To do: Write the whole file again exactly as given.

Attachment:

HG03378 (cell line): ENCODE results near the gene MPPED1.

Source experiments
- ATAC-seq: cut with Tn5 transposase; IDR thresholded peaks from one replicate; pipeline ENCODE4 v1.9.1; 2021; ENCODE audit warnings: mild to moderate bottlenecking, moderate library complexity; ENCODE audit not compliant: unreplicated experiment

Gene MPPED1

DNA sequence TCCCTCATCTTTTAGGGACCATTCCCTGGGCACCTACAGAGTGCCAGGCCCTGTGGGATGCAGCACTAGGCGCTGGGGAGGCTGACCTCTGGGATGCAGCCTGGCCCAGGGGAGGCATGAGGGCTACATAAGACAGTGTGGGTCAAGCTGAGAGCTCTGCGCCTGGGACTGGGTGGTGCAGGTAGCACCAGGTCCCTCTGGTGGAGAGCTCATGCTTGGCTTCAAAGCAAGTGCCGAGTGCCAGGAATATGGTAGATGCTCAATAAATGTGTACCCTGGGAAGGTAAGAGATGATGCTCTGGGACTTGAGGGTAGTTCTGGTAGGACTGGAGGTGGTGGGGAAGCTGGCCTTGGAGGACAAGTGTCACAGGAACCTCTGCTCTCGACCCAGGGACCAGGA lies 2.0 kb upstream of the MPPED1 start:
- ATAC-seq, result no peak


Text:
HG03378 (cell line): ENCODE results near the gene MPPED1.

Source experiments
- ATAC-seq: cut with Tn5 transposase; IDR thresholded peaks from one replicate; pipeline ENCODE4 v1.9.1; 2021; ENCODE audit warnings: mild to moderate bottlenecking, moderate library complexity; ENCODE audit not compliant: unreplicated experiment

Gene MPPED1

DNA sequence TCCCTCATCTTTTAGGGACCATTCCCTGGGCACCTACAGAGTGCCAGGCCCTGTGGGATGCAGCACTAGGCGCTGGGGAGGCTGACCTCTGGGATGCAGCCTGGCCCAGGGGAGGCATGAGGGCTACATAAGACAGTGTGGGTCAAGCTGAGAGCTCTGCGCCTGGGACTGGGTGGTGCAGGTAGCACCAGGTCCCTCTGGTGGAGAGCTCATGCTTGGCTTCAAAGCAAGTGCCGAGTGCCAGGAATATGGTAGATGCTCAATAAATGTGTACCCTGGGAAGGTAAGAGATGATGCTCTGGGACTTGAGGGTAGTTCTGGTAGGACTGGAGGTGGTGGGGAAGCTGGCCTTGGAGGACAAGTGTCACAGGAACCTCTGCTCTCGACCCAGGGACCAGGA lies 2.0 kb upstream of the MPPED1 start:
- ATAC-seq, result no peak